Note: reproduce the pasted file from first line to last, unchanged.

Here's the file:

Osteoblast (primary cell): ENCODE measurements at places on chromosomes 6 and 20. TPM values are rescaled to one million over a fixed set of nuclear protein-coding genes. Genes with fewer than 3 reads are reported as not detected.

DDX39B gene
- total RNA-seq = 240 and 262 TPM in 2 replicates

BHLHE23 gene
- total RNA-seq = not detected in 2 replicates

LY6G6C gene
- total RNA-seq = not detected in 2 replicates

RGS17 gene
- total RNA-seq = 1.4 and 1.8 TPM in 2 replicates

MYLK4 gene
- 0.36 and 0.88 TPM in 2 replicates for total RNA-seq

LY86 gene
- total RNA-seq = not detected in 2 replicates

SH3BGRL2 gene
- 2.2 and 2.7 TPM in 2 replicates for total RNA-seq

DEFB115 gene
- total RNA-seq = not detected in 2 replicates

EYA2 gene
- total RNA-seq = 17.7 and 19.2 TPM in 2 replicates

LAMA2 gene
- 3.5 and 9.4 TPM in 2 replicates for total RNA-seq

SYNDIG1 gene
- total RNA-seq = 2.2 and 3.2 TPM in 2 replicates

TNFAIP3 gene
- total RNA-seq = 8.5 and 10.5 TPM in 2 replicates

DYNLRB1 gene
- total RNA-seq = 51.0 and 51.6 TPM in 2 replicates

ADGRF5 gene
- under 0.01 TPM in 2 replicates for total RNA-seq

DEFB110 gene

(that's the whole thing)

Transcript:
Osteoblast (primary cell): ENCODE measurements at places on chromosomes 6 and 20. TPM values are rescaled to one million over a fixed set of nuclear protein-coding genes. Genes with fewer than 3 reads are reported as not detected.

DDX39B gene
- total RNA-seq = 240 and 262 TPM in 2 replicates

BHLHE23 gene
- total RNA-seq = not detected in 2 replicates

LY6G6C gene
- total RNA-seq = not detected in 2 replicates

RGS17 gene
- total RNA-seq = 1.4 and 1.8 TPM in 2 replicates

MYLK4 gene
- 0.36 and 0.88 TPM in 2 replicates for total RNA-seq

LY86 gene
- total RNA-seq = not detected in 2 replicates

SH3BGRL2 gene
- 2.2 and 2.7 TPM in 2 replicates for total RNA-seq

DEFB115 gene
- total RNA-seq = not detected in 2 replicates

EYA2 gene
- total RNA-seq = 17.7 and 19.2 TPM in 2 replicates

LAMA2 gene
- 3.5 and 9.4 TPM in 2 replicates for total RNA-seq

SYNDIG1 gene
- total RNA-seq = 2.2 and 3.2 TPM in 2 replicates

TNFAIP3 gene
- total RNA-seq = 8.5 and 10.5 TPM in 2 replicates

DYNLRB1 gene
- total RNA-seq = 51.0 and 51.6 TPM in 2 replicates

ADGRF5 gene
- under 0.01 TPM in 2 replicates for total RNA-seq

DEFB110 gene